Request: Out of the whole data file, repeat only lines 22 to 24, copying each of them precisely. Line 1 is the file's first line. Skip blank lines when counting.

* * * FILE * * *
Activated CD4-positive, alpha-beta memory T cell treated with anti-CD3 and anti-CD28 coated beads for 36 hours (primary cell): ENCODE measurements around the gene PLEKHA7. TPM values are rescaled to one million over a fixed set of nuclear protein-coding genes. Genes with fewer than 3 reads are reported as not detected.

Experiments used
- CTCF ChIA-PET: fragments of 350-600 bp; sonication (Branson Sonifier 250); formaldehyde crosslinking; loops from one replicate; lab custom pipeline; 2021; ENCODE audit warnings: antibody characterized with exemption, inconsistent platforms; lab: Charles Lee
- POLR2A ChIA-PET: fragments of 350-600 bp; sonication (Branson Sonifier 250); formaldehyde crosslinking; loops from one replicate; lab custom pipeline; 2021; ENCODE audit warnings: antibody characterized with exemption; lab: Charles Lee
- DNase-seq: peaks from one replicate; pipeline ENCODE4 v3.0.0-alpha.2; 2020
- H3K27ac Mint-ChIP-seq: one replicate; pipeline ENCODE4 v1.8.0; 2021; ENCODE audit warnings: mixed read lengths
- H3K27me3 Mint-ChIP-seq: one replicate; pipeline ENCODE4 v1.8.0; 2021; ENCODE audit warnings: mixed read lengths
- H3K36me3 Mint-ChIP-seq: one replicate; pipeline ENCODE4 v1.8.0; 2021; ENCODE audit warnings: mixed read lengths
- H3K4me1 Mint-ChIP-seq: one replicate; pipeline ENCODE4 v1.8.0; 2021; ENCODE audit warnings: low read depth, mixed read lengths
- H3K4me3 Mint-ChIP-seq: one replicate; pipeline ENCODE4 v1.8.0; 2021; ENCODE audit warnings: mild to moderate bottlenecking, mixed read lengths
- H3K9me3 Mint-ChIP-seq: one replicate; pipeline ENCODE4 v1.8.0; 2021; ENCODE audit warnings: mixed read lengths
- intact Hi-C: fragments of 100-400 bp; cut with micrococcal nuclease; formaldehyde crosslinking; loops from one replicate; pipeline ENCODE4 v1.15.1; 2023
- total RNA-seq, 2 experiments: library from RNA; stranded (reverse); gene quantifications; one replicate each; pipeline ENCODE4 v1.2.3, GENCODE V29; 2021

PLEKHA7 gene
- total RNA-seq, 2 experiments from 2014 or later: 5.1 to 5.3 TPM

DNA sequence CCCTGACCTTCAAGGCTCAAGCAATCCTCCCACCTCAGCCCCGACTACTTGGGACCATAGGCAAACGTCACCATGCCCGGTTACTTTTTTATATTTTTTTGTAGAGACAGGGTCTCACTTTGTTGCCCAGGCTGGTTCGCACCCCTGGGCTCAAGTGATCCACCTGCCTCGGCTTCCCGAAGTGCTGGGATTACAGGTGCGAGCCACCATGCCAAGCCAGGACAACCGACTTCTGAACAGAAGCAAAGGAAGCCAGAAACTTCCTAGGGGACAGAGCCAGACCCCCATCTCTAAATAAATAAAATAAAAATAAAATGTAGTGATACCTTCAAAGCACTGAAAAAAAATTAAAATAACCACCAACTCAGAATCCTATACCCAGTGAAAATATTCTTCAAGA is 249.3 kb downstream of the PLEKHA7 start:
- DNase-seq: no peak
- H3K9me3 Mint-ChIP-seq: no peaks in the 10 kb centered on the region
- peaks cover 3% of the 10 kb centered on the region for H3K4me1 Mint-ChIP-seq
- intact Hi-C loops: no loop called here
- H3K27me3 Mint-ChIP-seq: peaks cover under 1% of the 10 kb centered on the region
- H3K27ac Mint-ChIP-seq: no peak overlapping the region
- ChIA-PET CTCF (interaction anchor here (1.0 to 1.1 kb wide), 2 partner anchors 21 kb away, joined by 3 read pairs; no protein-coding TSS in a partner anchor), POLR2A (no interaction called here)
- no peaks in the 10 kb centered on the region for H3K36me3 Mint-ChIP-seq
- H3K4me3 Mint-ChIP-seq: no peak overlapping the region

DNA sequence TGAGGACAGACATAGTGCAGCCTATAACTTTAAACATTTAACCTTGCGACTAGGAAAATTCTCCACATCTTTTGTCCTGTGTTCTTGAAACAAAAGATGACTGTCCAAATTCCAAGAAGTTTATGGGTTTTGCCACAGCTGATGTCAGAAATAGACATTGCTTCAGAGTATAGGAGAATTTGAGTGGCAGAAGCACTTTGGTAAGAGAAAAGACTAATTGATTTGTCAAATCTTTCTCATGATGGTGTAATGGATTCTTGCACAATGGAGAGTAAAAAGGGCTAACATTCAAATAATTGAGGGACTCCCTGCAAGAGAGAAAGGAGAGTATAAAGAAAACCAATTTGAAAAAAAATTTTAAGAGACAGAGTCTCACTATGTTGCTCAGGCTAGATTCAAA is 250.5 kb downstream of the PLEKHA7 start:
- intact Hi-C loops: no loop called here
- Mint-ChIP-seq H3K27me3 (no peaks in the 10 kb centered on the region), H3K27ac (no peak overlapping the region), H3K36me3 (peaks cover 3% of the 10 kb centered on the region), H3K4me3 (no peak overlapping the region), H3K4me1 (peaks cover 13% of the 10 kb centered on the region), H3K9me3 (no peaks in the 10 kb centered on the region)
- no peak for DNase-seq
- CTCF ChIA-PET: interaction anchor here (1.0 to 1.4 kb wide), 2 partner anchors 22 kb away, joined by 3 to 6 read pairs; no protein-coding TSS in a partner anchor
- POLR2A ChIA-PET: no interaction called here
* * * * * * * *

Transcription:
- H3K27ac Mint-ChIP-seq: no peak overlapping the region
- ChIA-PET CTCF (interaction anchor here (1.0 to 1.1 kb wide), 2 partner anchors 21 kb away, joined by 3 read pairs; no protein-coding TSS in a partner anchor), POLR2A (no interaction called here)
- no peaks in the 10 kb centered on the region for H3K36me3 Mint-ChIP-seq